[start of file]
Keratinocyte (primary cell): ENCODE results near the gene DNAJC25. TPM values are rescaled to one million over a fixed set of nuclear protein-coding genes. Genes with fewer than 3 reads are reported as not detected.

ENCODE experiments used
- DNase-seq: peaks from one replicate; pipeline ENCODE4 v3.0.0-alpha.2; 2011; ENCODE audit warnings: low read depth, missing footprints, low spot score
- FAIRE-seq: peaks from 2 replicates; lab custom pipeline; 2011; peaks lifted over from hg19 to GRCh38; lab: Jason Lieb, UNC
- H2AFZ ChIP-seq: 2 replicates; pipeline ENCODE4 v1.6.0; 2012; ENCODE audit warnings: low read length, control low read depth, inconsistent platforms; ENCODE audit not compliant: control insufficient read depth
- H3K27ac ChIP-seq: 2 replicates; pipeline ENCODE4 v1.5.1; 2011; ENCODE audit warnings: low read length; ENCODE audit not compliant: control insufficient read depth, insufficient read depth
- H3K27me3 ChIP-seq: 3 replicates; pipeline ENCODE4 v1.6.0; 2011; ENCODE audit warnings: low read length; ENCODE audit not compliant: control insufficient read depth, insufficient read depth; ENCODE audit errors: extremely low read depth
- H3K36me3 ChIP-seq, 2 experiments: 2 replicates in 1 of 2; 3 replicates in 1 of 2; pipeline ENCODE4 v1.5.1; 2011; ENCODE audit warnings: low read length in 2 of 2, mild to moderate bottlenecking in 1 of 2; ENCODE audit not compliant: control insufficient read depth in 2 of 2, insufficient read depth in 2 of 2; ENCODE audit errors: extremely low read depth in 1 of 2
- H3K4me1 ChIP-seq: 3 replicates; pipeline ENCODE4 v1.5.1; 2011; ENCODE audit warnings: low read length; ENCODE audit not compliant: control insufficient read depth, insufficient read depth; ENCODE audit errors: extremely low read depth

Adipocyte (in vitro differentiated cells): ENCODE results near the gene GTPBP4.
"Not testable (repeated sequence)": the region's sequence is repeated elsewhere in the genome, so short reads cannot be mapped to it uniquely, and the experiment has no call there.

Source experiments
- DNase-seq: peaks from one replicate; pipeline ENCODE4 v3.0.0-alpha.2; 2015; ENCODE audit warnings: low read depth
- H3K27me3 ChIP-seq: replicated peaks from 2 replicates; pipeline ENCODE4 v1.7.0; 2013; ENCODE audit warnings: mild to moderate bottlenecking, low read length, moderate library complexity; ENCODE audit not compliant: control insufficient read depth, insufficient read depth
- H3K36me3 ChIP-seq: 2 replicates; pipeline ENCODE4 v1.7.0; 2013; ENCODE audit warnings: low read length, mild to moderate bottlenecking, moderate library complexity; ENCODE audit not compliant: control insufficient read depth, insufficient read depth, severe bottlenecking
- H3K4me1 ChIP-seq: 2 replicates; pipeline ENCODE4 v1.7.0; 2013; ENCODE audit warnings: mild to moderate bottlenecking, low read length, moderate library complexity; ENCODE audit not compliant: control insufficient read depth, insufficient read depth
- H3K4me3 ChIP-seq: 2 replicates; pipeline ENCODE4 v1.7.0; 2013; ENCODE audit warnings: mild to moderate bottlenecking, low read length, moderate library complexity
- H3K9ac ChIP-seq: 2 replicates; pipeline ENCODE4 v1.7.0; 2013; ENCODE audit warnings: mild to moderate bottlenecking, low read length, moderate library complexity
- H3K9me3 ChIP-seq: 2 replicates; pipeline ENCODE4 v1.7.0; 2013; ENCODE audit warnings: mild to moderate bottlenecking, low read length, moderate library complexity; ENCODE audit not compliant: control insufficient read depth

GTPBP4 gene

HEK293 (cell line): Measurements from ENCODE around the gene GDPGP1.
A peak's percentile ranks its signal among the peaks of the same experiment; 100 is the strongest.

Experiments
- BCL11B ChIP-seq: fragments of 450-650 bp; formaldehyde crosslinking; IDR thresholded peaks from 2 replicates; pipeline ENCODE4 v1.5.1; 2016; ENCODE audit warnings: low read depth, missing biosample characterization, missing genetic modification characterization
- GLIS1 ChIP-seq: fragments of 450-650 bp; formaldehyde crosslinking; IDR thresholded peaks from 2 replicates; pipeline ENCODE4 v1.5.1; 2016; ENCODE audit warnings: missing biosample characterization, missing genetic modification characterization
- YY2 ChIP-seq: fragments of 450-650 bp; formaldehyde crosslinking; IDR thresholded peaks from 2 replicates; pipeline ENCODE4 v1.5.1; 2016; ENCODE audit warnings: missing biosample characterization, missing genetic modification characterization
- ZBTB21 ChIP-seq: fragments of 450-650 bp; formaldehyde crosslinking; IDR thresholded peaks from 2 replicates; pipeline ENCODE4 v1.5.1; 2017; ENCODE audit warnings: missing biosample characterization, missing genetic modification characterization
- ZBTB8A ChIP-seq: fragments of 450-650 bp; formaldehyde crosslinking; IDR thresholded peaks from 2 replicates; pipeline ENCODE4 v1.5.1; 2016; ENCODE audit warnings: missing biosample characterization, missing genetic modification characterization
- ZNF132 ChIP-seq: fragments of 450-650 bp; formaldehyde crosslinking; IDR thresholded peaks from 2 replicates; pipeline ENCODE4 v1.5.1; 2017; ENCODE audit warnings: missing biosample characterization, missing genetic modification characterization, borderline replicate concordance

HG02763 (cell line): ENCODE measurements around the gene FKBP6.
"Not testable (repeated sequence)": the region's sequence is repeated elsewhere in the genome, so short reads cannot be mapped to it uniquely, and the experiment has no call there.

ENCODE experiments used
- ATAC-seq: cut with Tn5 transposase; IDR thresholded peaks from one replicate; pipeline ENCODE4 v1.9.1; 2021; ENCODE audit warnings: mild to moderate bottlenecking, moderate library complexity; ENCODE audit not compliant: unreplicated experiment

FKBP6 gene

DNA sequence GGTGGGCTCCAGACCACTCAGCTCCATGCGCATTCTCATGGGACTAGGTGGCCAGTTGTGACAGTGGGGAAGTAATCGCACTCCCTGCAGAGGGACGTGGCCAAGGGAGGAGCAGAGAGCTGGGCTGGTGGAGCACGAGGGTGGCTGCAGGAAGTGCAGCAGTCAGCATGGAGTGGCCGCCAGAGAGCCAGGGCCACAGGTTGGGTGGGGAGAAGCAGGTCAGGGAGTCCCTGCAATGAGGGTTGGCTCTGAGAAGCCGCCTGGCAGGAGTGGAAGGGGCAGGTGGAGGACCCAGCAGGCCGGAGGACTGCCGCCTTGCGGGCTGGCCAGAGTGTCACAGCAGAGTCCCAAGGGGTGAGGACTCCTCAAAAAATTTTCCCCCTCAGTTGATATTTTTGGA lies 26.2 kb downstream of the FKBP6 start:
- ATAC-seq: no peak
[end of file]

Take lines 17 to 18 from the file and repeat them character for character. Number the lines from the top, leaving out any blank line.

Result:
- H3K4me3 ChIP-seq: 2 replicates; pipeline ENCODE4 v1.7.0; 2013; ENCODE audit warnings: mild to moderate bottlenecking, low read length, moderate library complexity
- H3K9ac ChIP-seq: 2 replicates; pipeline ENCODE4 v1.7.0; 2013; ENCODE audit warnings: mild to moderate bottlenecking, low read length, moderate library complexity